I am entirely underwhelmed by the new Google Drive cloud storage service. In many ways, I can't believe it took this long.
We've been cramming our personal files in free corners of the web since the dawn of the commercial Internet. What are private websites, if not personal storage repositories? What of Geocities, Flickr, and the draft folder of every web-based e-mail client ever made?
"This looks like customer retention to me," muttered ZDNet editor-in-chief Larry Dignan to me earlier. And he's right. (I, along with CNET's Dan Farber and Josh Lowensohn, even said as much on last week's "Hot Topics" live webcast. See the end of this post.)
Google Drive and its ilk are entirely underwhelming to me because they are not inherently interesting products. They offer a service, sure -- but in an age where gigabytes are cheap, it is not in terribly high demand. Chances are high that you've found other places -- perhaps not as convenient, but still -- to stash your digital goods. Drive is a nice thing to have, if you're already a Google customer. But it's hardly going to cause waves of new customers to roll in.
Google Drive, then, is a customer lock-in device. The more stuff you cram into your five-gigabyte corner of Google's Internet, the less likely you are to leave it. You know why Facebook is so interested in photos of your friends, family and colleagues? It's not because it likes paying to keep all those servers online. It's because a precious few people are willing to leave all that behind.
The tech press will focus on Google Drive relative to Dropbox; if you are a Dropbox employee, you are most certainly concerned (in a very existential way). But that angle misses the greater point. This isn't about putting Dropbox out of business, or even taking its customers away. Google doesn't need either. This is about Google adding yet another black hole to its section of the universe, increasing the gravitational pull a few degrees. The Mountain View tractor beam gets a little more powerful.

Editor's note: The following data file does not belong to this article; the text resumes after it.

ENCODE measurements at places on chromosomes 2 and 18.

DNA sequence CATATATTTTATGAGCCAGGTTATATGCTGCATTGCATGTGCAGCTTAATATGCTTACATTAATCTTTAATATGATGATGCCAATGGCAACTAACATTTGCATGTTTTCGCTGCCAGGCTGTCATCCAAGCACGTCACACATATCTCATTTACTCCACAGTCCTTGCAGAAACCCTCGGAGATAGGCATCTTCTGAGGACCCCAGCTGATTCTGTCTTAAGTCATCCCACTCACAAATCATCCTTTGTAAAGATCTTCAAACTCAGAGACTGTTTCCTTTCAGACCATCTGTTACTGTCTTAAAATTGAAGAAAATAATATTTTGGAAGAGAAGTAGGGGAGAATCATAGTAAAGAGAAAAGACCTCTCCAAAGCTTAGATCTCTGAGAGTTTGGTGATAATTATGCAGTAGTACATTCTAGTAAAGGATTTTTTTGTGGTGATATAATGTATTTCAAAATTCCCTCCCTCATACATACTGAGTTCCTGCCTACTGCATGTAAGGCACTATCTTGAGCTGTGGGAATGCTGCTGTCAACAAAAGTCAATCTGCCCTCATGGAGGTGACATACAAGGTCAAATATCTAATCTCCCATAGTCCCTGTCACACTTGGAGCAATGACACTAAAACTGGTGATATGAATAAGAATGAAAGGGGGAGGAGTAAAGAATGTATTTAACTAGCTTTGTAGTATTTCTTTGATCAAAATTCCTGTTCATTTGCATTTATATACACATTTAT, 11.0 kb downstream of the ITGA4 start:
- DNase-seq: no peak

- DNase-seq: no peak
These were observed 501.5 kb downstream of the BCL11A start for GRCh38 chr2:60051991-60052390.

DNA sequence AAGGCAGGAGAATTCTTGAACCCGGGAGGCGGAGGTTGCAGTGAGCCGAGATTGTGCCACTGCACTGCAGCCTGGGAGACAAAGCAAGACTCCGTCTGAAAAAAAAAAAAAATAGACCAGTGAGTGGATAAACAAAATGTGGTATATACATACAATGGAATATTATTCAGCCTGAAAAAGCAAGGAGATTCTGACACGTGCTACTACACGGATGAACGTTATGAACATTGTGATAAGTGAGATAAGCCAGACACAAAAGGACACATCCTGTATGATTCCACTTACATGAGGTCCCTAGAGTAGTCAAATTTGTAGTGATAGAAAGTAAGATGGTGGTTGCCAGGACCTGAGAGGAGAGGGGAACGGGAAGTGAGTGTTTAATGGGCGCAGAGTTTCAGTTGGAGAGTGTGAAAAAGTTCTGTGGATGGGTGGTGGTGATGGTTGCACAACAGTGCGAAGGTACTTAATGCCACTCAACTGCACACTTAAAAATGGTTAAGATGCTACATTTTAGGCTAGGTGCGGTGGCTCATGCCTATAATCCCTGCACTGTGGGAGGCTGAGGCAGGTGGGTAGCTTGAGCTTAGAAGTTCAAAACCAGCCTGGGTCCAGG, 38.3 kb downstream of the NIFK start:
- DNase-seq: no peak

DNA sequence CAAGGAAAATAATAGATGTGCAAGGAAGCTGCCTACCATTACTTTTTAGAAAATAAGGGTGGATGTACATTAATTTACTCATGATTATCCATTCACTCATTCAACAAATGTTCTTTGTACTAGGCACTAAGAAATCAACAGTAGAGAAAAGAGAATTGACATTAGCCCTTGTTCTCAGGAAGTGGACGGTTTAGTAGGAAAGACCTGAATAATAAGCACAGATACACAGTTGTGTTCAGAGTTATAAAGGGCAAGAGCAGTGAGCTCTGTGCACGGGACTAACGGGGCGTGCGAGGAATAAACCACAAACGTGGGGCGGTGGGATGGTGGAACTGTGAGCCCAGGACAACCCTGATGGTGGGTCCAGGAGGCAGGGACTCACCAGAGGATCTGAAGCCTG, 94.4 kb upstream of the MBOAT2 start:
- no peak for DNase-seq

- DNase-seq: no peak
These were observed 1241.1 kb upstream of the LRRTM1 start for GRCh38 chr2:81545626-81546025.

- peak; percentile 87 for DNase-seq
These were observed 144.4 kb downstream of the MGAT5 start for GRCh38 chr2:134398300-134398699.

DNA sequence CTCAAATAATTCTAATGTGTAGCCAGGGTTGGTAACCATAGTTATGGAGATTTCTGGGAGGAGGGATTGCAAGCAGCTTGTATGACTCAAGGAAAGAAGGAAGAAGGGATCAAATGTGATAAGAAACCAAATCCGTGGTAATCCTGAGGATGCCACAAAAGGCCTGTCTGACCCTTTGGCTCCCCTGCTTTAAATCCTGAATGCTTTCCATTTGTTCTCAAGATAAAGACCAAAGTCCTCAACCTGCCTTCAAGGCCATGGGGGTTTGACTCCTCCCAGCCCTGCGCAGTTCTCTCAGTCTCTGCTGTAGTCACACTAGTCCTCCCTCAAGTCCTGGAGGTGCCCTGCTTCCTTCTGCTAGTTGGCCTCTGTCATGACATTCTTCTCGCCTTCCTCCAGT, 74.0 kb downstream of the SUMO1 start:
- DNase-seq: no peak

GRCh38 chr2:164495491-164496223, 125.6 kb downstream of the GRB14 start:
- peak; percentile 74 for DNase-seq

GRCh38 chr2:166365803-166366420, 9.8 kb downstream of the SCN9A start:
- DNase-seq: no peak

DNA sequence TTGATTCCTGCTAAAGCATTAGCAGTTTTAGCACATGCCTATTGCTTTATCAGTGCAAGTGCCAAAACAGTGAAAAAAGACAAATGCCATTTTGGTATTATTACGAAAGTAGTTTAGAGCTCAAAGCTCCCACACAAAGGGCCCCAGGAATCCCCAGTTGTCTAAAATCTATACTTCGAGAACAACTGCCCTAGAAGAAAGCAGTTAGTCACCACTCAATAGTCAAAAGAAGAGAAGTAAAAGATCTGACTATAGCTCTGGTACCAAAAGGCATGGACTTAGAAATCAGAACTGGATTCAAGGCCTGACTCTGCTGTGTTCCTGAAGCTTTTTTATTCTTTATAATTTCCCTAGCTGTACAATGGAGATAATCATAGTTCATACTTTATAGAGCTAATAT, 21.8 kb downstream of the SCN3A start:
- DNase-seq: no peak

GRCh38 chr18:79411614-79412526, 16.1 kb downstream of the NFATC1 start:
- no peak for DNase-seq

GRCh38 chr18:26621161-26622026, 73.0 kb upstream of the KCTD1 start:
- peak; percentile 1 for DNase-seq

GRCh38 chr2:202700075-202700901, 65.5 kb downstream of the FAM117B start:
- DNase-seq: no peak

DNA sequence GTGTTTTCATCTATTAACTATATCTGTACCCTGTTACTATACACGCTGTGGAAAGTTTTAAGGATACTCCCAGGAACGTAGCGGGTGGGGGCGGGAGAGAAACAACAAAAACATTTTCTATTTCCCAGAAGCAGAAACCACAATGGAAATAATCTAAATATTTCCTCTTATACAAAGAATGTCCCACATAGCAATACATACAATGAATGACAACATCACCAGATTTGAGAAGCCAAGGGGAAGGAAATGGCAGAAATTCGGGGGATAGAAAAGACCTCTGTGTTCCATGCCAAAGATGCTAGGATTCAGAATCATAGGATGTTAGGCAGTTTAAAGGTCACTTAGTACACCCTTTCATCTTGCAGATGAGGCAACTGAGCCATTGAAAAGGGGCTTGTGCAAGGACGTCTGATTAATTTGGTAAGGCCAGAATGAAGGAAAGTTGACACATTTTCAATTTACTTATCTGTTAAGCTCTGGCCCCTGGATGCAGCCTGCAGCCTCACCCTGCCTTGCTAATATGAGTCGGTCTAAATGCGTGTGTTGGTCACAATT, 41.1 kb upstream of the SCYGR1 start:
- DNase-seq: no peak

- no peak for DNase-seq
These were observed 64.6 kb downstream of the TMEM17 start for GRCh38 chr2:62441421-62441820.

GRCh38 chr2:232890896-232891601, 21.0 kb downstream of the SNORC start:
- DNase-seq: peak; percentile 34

(Aside: I find it fascinating that Google has shifted from a young tech company on offense -- "Here's an amazing new product that will make the Internet better and get us new customers" -- to a protectionist giant on defense, e.g. "Here's just enough product, perhaps pioneered elsewhere, that will keep users from leaving.")
Google has always said that it wanted your data. "Users rely on Google to produce and operate amazing technology products and to safely and responsibly store their data," co-founder and chief executive Larry Page wrote in the company's 2012 Founder's Letter.
There is nothing inherently amazing about Google Drive; its utility is that it is integrated with Google's other products. Without you and your data, Google has no business to build upon.